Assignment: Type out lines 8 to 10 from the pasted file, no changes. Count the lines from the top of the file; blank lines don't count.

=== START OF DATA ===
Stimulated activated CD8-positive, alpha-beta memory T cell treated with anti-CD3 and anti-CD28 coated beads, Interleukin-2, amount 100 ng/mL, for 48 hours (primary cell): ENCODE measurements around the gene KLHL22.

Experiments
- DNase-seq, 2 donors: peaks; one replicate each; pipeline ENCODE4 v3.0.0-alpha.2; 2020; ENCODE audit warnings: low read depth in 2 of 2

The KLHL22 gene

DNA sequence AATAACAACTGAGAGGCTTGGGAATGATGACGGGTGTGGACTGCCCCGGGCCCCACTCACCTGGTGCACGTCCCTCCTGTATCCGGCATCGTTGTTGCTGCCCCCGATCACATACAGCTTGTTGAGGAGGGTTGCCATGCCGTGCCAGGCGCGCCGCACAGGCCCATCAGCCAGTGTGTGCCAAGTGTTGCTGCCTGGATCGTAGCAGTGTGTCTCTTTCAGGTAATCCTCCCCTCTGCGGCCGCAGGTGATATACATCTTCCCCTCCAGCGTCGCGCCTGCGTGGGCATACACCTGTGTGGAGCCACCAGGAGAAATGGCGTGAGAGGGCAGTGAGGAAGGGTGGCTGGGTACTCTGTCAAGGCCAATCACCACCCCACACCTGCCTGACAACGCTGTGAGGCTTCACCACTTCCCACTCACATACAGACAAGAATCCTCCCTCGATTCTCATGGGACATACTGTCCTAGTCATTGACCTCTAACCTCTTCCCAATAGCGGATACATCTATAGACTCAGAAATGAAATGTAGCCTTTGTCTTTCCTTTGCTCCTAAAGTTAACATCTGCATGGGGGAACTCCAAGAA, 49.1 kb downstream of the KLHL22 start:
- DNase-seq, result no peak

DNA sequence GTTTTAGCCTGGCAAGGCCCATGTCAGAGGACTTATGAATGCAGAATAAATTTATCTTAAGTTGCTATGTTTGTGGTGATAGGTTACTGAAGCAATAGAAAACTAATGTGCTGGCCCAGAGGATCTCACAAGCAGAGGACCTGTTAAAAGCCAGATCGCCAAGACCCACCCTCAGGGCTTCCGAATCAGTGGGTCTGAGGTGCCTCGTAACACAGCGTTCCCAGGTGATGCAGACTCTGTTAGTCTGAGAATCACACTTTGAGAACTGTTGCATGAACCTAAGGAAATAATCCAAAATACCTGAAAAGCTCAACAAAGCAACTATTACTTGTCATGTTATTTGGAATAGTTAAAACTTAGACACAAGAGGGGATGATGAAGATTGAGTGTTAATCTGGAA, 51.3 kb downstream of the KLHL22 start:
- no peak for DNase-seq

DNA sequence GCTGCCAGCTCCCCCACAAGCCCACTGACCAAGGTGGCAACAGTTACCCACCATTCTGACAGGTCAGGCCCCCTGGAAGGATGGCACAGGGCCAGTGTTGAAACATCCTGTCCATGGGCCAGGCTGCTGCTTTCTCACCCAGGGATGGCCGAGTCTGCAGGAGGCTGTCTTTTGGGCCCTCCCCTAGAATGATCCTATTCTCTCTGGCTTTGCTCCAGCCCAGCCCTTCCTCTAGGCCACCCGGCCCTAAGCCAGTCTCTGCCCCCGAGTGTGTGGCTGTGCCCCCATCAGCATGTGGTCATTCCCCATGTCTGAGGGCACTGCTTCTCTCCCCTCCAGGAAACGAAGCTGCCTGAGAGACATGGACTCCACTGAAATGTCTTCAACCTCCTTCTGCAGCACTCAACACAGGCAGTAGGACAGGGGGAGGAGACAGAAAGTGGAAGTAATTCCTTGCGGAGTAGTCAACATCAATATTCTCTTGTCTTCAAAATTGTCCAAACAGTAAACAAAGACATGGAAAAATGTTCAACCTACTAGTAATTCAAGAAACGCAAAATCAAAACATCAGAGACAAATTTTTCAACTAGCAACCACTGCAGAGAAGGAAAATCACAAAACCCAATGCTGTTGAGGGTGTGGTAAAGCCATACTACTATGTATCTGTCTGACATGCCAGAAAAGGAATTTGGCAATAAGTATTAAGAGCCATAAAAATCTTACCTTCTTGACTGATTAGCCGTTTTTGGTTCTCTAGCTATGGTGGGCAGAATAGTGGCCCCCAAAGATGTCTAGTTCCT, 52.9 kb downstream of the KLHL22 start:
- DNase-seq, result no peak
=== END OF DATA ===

- no peak for DNase-seq

DNA sequence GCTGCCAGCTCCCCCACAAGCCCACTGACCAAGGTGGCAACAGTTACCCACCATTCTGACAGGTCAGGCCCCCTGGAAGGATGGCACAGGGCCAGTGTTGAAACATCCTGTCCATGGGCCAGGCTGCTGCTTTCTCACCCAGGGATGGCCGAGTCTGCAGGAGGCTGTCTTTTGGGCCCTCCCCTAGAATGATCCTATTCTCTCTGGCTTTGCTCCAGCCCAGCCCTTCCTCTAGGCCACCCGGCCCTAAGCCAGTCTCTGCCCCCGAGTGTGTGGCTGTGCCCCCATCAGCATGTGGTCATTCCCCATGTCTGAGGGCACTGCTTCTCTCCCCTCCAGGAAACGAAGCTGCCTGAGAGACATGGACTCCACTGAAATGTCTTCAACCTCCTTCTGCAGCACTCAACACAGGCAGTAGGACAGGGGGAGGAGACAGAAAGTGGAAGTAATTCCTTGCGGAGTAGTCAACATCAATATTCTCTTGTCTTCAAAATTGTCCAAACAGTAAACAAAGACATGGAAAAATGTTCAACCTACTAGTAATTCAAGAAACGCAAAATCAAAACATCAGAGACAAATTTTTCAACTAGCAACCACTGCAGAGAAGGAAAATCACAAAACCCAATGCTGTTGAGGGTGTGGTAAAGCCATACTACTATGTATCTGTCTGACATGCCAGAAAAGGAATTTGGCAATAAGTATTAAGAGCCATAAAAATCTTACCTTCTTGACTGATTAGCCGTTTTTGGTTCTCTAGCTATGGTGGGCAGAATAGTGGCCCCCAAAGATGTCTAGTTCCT, 52.9 kb downstream of the KLHL22 start:
- DNase-seq, result no peak